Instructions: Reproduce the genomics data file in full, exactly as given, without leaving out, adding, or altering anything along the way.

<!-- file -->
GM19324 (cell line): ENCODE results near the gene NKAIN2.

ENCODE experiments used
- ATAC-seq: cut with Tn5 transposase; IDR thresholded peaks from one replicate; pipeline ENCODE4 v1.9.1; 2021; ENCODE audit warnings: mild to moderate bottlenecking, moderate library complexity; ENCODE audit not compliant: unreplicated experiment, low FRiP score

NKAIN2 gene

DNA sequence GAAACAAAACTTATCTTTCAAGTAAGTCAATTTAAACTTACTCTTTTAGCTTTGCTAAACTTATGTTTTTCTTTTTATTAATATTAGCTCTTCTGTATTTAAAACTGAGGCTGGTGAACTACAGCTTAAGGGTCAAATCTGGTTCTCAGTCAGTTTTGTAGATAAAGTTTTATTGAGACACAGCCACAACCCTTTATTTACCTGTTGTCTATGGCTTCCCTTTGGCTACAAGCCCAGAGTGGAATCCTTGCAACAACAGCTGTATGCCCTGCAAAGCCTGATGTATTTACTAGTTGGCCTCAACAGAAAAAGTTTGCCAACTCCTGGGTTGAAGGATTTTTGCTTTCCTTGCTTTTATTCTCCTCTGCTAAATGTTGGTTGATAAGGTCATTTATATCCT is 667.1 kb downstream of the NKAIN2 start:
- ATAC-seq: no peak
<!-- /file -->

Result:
GM19324 (cell line): ENCODE results near the gene NKAIN2.

ENCODE experiments used
- ATAC-seq: cut with Tn5 transposase; IDR thresholded peaks from one replicate; pipeline ENCODE4 v1.9.1; 2021; ENCODE audit warnings: mild to moderate bottlenecking, moderate library complexity; ENCODE audit not compliant: unreplicated experiment, low FRiP score

NKAIN2 gene

DNA sequence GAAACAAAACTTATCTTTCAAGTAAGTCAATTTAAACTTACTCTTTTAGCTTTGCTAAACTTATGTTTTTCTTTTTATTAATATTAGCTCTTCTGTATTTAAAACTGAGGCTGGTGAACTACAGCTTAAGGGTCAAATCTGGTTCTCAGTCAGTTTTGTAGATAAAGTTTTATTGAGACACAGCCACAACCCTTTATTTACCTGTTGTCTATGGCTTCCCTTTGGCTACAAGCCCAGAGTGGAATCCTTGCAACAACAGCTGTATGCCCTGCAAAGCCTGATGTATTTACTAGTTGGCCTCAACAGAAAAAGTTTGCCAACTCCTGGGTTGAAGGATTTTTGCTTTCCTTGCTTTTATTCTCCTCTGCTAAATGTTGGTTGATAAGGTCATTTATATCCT is 667.1 kb downstream of the NKAIN2 start:
- ATAC-seq: no peak